With Gartner predicting that the desktop virtualisation market will continue to grow in 2010 and become one of the top 10 technologies, it is now safe to say that virtualisation has reached mainstream adoption. Desktop virtualisation allows users to access applications or complete desktops as a service in the enterprise or over the internet.
Whilst server virtualisation has now reached critical mass, if not commodity status, desktop and application virtualisation is experiencing a dramatic upsurge in customer demand. For those of you who haven’t embraced the concept of desktop or application virtualisation to date now is a good time to make a move.
Why? Put simply, the market has reached a level of maturity where the prices are affordable and attractive, not just for the large enterprise user but also for the SME market. It is becoming an intrinsic part of many companies infrastructure strategy and there is now a choice of vendors to partner with. So how can businesses benefit from adopting this technology?
Reduction of operating and maintenance costs
It is possible to dramatically cut energy costs, thanks to reduced deployment of software resources on desktops, and the potential to deploy low cost thin clients. The cost reductions alone make a compelling case for going down the desktop virtualisation route: for example, we’d estimate that the cost of managing a single desktop can be as much as £1,000 a year, taking into account maintenance, security, back-ups of data and updating applications.
With desktop virtualisation, these operations are centralised and this can help organisations to save 40-70% on their operational and management costs. Thin clients (diskless computer terminals with applications and desktops provided by the server) have an extended life cycle and far lower power consumption than their “fat” predecessors, which considerably reduces the carbon footprint of the desktop.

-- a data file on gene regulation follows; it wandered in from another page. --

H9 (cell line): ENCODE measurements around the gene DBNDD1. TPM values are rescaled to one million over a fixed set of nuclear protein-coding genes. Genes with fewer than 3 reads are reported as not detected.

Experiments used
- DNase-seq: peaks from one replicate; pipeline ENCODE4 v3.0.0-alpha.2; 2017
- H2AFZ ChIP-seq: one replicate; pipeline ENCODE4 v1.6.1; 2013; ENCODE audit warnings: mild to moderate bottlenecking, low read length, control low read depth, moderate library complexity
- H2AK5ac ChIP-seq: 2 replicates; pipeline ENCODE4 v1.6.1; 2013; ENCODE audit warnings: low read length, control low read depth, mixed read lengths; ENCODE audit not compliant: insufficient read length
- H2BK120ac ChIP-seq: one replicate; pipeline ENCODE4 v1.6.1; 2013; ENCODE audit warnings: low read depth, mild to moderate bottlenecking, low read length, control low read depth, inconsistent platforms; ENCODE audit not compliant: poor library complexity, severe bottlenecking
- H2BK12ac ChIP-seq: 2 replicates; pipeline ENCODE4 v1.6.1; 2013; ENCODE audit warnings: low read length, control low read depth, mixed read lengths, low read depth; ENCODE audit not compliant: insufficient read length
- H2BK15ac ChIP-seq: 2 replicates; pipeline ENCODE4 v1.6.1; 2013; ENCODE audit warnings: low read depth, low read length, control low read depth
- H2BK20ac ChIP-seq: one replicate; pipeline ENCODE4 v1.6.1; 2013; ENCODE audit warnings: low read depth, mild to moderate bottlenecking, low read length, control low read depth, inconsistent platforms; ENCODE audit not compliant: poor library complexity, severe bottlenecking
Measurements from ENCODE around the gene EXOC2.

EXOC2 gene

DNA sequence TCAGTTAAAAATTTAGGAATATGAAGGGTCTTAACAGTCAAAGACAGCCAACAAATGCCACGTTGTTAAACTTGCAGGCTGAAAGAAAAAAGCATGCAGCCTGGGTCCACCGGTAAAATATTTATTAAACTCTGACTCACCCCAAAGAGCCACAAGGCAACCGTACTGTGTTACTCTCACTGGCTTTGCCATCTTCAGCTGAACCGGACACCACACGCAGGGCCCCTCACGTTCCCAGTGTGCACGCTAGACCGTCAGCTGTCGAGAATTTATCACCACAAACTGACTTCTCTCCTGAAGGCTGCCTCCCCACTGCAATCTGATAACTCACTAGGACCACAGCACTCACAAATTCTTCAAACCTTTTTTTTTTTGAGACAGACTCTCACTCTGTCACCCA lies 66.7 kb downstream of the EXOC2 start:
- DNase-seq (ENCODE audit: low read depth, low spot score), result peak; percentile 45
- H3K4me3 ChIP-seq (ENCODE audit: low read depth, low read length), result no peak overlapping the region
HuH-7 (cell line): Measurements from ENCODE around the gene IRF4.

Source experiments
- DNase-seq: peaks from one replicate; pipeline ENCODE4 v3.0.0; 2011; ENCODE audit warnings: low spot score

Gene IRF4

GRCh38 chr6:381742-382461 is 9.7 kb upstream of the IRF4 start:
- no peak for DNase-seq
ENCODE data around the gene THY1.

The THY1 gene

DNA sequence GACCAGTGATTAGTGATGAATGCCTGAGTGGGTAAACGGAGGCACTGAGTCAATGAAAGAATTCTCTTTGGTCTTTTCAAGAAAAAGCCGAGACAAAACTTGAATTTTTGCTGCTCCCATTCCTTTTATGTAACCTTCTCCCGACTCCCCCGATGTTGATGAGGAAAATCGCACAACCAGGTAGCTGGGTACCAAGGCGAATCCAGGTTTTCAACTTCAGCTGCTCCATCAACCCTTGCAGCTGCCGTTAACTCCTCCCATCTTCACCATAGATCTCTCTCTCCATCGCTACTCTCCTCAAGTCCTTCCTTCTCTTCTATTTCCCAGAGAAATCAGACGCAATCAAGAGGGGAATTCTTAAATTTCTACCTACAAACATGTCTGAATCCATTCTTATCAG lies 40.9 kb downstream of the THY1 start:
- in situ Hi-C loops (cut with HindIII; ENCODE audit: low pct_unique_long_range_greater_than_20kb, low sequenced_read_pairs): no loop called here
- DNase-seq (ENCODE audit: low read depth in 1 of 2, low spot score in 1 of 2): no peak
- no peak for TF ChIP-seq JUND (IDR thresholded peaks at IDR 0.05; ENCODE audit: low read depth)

Improvement of service quality
Providing the ultimate ‘hot-desk’ environment, application and desktop virtualisation enables users to access their personal desktop applications and data from any endpoint or client device, via the desktop client or Internet.
With the same personal desktop interface presented, no matter where the user has logged on, it ensures that employees always have access to all the data required in a familiar and recognisable format. Users will also not have to wait for updates to the system as this is all centrally maintained with all the latest application upgrades, installed by the team that supervises the datacentre.
Simplified implementation of business recovery plans
With its built-in redundancy systems and very high availability, desktop virtualisation can eliminate the risks of interrupted services in the event of scheduled or unscheduled interruptions. Its reduced configuration time makes the IT administrator’s life easier, and delivers a more agile application delivery environment
Improved data security
By centralising application resources at the data centre, desktop virtualisation plays a part in providing secure access to and use of the company’s data. After all, it is much simpler to control access to data when it is stored in one single location than when it is distributed around all of the company’s sites. With all data stored in a remote central server, instead of the devices hard-drive, the business can be confident that their data and applications are secure and available 24/7.
Reduction of your carbon footprint
The virtualisation of applications and desktops can significantly reduce an organisations overall power consumption. The replacement of desktops by thin clients and the centralisation of servers, with optimised processor and memory use, play a major part in reducing the carbon footprint of the infrastructure. Thin clients consume ten times less power than a standard desktop and coupled with the reduction in cooling requirements make appositive impact on an organisations carbon reduction strategy.